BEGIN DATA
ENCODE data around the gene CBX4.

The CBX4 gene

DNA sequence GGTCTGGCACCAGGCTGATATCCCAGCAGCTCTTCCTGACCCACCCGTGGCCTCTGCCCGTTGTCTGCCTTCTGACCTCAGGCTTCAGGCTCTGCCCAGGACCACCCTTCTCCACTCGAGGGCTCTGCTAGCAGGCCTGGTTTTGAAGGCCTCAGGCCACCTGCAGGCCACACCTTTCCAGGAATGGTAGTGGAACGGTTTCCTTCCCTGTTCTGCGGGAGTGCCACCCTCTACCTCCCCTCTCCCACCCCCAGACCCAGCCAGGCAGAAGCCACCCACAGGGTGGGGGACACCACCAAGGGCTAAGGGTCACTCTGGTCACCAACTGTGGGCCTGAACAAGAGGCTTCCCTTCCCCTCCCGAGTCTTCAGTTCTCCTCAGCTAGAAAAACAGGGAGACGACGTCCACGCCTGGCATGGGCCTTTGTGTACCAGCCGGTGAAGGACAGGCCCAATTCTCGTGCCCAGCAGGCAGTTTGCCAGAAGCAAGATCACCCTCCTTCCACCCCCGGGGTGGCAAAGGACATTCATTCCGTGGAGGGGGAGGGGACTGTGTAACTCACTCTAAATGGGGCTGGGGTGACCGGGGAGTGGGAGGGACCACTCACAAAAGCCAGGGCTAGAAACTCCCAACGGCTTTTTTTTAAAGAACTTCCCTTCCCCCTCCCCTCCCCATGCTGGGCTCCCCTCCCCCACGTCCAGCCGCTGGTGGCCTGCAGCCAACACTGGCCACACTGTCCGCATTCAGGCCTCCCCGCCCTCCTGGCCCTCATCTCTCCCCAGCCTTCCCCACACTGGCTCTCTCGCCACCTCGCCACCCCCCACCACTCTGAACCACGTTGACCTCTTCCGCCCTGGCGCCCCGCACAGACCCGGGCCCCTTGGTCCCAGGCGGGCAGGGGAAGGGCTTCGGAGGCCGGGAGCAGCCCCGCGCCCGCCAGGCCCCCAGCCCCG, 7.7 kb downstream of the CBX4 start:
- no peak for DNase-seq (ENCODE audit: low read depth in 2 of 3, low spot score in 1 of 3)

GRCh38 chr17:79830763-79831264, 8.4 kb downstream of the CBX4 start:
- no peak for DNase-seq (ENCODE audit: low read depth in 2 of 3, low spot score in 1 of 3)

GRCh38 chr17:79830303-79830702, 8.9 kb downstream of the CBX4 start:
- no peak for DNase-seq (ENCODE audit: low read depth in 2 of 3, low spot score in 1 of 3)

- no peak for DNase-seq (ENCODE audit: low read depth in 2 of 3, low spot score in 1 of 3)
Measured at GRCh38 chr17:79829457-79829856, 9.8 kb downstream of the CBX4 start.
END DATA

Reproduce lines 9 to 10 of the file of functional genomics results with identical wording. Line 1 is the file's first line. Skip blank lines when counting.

- no peak for DNase-seq (ENCODE audit: low read depth in 2 of 3, low spot score in 1 of 3)
Measured at GRCh38 chr17:79829457-79829856, 9.8 kb downstream of the CBX4 start.